Cryo Electron Tomography (CryoET) is used to resolve biomolecules within their cellular environment down to an unprecedented resolution below 1 nm. In this way, individual proteins can be recognized by their shape alone, without any labelling. Even different conformations can be distinguished, opening a window to truly understanding molecular sociology.
By opening up new approaches to understanding spatial protein structures and interactions, CryoET imaging helps to decode cellular mechanisms and translate these insights. For example, they may help to find effective treatments for many diseases.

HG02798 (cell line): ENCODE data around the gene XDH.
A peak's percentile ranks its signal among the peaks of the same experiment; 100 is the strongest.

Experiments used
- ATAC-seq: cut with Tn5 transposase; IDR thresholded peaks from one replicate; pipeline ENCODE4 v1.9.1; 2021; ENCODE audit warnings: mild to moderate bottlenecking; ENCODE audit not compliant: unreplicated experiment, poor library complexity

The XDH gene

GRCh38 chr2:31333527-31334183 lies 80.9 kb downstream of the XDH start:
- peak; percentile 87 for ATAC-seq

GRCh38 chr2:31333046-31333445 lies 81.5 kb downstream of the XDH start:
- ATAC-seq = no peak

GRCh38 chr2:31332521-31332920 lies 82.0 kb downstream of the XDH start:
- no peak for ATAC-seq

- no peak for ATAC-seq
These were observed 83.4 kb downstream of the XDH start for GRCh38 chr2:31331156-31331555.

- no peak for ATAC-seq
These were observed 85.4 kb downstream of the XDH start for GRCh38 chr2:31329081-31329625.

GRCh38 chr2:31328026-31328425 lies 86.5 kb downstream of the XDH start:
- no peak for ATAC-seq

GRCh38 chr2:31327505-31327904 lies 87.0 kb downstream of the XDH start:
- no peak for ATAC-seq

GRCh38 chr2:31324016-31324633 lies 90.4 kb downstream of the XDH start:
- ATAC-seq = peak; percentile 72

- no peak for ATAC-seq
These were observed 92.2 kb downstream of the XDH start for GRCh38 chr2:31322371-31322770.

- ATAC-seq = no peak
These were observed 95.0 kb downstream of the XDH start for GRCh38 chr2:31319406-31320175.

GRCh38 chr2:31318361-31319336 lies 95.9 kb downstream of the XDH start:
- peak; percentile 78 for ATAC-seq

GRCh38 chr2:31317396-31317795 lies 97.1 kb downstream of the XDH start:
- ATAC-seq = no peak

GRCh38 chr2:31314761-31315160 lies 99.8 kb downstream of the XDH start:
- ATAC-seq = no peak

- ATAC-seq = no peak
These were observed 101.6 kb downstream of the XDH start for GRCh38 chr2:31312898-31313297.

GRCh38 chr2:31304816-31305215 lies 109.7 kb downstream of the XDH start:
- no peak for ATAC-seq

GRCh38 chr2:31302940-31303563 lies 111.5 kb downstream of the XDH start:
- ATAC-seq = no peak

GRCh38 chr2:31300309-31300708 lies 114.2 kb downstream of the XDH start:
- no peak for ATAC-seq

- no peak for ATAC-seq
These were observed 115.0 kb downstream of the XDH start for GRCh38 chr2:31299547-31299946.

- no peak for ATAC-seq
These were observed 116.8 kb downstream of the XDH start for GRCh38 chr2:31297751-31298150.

But imaging at subnanometer resolution comes with major challenges: it is cost intensive, has a high training effort, involves many instruments steps and mostly the structures of interest cannot be selectively visualized in the electron microscope (EM). To secure a high success rate, the target volume for the EM imaging therefore needs to be identified and located with the highest possible resolution during the light microscopy (